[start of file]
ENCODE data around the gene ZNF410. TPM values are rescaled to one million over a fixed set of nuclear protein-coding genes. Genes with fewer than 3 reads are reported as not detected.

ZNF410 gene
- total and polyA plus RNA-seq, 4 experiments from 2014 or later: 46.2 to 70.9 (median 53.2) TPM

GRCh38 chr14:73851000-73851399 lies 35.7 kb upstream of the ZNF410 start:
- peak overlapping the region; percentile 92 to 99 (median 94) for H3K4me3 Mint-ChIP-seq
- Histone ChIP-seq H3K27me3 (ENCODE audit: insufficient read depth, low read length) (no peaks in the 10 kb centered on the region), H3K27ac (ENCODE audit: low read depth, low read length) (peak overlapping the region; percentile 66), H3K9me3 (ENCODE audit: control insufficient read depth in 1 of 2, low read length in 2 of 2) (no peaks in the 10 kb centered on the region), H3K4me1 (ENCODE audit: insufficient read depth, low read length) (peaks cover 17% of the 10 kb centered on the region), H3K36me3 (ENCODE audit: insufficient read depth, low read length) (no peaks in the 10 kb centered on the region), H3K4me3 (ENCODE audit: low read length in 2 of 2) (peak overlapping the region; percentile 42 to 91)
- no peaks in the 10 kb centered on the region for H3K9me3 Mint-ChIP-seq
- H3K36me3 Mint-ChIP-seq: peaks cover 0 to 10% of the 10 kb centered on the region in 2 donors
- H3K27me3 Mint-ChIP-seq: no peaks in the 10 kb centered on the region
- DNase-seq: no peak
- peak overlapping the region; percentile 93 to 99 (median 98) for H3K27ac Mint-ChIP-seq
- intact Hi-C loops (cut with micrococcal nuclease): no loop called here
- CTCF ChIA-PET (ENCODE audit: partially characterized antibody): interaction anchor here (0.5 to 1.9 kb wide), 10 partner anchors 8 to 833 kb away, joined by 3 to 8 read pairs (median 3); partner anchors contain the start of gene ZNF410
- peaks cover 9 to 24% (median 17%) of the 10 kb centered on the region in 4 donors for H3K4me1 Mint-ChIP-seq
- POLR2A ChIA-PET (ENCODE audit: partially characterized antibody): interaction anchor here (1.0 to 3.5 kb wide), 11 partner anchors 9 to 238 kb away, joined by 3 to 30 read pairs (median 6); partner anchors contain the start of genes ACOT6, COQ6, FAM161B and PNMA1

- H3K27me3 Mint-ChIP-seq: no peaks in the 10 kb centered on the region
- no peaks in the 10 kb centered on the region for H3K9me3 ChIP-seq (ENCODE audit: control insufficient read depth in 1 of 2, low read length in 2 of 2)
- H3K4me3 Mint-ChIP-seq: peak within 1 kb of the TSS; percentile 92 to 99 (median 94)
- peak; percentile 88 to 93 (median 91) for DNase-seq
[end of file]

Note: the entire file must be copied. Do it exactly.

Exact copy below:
ENCODE data around the gene ZNF410. TPM values are rescaled to one million over a fixed set of nuclear protein-coding genes. Genes with fewer than 3 reads are reported as not detected.

ZNF410 gene
- total and polyA plus RNA-seq, 4 experiments from 2014 or later: 46.2 to 70.9 (median 53.2) TPM

GRCh38 chr14:73851000-73851399 lies 35.7 kb upstream of the ZNF410 start:
- peak overlapping the region; percentile 92 to 99 (median 94) for H3K4me3 Mint-ChIP-seq
- Histone ChIP-seq H3K27me3 (ENCODE audit: insufficient read depth, low read length) (no peaks in the 10 kb centered on the region), H3K27ac (ENCODE audit: low read depth, low read length) (peak overlapping the region; percentile 66), H3K9me3 (ENCODE audit: control insufficient read depth in 1 of 2, low read length in 2 of 2) (no peaks in the 10 kb centered on the region), H3K4me1 (ENCODE audit: insufficient read depth, low read length) (peaks cover 17% of the 10 kb centered on the region), H3K36me3 (ENCODE audit: insufficient read depth, low read length) (no peaks in the 10 kb centered on the region), H3K4me3 (ENCODE audit: low read length in 2 of 2) (peak overlapping the region; percentile 42 to 91)
- no peaks in the 10 kb centered on the region for H3K9me3 Mint-ChIP-seq
- H3K36me3 Mint-ChIP-seq: peaks cover 0 to 10% of the 10 kb centered on the region in 2 donors
- H3K27me3 Mint-ChIP-seq: no peaks in the 10 kb centered on the region
- DNase-seq: no peak
- peak overlapping the region; percentile 93 to 99 (median 98) for H3K27ac Mint-ChIP-seq
- intact Hi-C loops (cut with micrococcal nuclease): no loop called here
- CTCF ChIA-PET (ENCODE audit: partially characterized antibody): interaction anchor here (0.5 to 1.9 kb wide), 10 partner anchors 8 to 833 kb away, joined by 3 to 8 read pairs (median 3); partner anchors contain the start of gene ZNF410
- peaks cover 9 to 24% (median 17%) of the 10 kb centered on the region in 4 donors for H3K4me1 Mint-ChIP-seq
- POLR2A ChIA-PET (ENCODE audit: partially characterized antibody): interaction anchor here (1.0 to 3.5 kb wide), 11 partner anchors 9 to 238 kb away, joined by 3 to 30 read pairs (median 6); partner anchors contain the start of genes ACOT6, COQ6, FAM161B and PNMA1

- H3K27me3 Mint-ChIP-seq: no peaks in the 10 kb centered on the region
- no peaks in the 10 kb centered on the region for H3K9me3 ChIP-seq (ENCODE audit: control insufficient read depth in 1 of 2, low read length in 2 of 2)
- H3K4me3 Mint-ChIP-seq: peak within 1 kb of the TSS; percentile 92 to 99 (median 94)
- peak; percentile 88 to 93 (median 91) for DNase-seq